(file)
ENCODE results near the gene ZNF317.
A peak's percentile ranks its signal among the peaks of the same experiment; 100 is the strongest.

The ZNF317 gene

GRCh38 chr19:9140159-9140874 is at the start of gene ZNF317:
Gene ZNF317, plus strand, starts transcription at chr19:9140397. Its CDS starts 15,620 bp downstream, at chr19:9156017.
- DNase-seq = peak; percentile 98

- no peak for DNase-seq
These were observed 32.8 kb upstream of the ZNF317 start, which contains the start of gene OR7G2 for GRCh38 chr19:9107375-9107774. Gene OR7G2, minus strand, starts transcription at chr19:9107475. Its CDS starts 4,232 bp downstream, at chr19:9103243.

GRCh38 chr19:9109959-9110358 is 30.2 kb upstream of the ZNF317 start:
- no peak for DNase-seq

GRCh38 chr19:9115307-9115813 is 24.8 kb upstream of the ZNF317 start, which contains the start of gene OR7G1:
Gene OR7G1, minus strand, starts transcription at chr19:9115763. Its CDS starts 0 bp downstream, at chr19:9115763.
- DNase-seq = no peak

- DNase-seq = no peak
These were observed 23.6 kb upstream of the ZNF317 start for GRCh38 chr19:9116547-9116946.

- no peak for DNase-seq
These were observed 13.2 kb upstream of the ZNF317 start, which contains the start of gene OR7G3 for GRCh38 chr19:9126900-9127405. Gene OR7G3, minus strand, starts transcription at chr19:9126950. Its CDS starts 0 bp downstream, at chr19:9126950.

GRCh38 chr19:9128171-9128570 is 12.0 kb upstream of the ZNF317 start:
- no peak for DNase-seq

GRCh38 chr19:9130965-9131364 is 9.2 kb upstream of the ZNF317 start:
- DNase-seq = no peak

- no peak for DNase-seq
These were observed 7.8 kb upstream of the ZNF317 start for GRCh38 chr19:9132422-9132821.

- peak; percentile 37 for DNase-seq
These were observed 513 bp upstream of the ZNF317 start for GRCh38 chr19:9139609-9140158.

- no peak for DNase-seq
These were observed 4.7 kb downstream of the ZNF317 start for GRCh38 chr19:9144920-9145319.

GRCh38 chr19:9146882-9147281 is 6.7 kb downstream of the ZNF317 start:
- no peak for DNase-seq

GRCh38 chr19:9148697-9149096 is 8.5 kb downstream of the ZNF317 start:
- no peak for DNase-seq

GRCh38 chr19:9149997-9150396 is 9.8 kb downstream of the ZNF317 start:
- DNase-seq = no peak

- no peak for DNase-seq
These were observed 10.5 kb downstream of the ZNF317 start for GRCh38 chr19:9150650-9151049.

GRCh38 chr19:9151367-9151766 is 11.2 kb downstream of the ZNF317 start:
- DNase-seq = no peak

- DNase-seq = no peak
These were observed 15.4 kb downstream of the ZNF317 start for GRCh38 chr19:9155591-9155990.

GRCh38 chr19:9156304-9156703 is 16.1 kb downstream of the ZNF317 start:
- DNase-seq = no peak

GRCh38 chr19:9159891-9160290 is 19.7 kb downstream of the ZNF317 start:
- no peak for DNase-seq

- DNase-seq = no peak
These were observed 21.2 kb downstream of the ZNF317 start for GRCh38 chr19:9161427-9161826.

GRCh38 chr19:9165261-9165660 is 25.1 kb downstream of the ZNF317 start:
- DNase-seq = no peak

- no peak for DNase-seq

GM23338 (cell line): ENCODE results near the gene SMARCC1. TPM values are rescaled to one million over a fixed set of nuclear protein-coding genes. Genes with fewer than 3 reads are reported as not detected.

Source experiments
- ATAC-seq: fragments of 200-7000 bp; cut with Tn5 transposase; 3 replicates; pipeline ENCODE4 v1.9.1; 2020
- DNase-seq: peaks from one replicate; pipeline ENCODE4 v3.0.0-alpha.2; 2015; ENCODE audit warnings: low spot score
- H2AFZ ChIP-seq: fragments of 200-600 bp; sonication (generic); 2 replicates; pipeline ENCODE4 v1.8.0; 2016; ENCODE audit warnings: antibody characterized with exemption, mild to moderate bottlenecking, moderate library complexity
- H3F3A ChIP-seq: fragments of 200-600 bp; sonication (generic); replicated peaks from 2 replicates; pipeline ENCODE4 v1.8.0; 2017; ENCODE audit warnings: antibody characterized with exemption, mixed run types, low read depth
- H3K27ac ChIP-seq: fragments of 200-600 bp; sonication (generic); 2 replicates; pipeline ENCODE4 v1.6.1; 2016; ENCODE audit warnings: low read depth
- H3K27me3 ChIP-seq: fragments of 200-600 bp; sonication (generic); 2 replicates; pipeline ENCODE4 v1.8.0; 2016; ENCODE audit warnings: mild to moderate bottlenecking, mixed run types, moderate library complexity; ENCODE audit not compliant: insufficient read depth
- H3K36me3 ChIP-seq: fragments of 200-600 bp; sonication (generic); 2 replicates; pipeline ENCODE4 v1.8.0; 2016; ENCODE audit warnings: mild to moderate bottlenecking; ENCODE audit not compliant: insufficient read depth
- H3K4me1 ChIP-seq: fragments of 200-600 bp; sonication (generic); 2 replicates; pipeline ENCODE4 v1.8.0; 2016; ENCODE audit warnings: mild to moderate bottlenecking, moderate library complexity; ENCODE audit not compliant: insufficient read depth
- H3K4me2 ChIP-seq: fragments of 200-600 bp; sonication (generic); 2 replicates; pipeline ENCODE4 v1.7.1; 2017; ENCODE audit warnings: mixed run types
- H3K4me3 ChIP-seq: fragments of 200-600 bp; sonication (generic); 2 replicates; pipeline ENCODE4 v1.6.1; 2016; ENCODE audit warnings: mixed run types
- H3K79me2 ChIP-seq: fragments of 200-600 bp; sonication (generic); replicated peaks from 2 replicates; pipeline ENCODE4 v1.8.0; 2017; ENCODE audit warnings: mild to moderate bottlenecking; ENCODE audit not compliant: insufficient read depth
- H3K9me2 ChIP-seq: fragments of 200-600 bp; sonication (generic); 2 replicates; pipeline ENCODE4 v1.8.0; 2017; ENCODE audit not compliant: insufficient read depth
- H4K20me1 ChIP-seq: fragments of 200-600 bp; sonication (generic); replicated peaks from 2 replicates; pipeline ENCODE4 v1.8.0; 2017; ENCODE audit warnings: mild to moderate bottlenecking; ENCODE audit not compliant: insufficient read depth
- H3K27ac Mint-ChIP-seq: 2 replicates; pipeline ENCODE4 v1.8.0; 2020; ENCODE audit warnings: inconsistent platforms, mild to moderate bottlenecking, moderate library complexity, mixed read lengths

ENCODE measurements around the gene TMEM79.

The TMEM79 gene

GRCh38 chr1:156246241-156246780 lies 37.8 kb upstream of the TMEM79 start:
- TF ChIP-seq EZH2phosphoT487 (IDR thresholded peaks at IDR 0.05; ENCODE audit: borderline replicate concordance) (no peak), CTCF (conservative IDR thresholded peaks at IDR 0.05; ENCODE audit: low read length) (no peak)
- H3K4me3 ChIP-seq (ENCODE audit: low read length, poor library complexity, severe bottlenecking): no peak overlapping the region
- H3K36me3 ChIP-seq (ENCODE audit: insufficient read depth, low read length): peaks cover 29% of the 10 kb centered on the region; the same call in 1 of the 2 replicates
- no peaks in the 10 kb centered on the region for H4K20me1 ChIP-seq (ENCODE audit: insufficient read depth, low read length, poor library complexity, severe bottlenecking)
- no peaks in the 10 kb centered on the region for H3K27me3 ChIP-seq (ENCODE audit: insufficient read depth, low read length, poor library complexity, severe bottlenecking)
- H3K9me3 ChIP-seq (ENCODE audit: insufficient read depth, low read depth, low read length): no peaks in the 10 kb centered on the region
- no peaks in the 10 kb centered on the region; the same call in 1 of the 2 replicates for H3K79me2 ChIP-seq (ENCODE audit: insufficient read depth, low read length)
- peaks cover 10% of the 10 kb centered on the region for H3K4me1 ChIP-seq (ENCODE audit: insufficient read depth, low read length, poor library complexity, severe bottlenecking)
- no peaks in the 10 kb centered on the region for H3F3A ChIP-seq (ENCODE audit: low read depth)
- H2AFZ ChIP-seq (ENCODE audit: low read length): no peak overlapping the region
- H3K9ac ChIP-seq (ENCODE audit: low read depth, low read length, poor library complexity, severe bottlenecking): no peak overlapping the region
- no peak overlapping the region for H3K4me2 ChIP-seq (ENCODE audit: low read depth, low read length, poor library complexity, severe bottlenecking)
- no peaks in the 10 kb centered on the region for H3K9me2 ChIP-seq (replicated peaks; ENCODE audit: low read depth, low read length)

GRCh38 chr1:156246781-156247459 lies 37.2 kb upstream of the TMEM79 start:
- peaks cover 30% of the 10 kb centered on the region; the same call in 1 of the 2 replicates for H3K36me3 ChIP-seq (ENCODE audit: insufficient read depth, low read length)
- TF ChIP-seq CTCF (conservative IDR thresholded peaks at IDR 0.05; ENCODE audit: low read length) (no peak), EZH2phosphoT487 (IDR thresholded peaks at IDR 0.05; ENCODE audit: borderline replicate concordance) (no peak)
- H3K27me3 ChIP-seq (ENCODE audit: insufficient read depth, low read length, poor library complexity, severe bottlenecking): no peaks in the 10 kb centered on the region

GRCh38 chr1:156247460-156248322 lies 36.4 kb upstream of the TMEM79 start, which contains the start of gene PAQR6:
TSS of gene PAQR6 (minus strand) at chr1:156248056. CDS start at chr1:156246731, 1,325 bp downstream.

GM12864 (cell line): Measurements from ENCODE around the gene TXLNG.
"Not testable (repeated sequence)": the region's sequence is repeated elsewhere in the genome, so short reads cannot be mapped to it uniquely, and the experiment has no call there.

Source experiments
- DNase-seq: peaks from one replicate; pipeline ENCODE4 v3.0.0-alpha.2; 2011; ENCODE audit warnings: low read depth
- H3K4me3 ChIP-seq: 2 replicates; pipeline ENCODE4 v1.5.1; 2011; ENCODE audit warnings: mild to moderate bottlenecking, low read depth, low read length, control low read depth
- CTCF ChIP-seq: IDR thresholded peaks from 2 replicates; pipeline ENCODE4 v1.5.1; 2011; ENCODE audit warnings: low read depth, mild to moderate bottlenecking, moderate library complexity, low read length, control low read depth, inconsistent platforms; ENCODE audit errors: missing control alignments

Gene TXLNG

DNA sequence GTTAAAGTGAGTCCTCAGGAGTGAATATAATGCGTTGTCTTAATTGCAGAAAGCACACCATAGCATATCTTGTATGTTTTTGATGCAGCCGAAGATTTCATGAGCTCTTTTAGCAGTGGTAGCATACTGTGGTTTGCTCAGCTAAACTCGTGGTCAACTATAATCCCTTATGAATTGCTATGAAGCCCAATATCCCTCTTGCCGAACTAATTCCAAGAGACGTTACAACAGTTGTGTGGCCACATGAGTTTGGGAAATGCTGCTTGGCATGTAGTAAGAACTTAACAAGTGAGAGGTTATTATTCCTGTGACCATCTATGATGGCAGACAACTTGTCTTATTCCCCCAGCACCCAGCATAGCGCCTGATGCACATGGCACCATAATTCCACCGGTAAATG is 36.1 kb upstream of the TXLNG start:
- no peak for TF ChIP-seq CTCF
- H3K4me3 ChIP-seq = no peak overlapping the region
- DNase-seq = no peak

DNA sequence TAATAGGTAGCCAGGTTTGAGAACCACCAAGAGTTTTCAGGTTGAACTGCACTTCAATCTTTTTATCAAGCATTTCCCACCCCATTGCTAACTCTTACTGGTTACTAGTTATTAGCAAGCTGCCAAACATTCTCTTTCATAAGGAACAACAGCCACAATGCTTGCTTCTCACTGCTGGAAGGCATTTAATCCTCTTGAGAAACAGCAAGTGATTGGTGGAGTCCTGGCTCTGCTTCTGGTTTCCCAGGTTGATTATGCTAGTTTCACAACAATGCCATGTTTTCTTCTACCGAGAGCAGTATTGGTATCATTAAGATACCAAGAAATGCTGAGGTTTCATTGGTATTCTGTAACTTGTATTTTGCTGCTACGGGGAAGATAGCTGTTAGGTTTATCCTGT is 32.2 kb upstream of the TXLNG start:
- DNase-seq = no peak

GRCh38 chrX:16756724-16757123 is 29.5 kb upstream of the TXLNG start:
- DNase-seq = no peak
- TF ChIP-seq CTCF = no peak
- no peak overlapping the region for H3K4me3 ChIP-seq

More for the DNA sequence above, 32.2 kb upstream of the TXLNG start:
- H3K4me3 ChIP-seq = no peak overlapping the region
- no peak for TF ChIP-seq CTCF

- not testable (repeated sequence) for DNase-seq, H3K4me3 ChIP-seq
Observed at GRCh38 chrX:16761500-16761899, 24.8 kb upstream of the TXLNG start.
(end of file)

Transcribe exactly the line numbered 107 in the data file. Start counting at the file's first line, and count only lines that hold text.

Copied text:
- not testable (repeated sequence) for DNase-seq, H3K4me3 ChIP-seq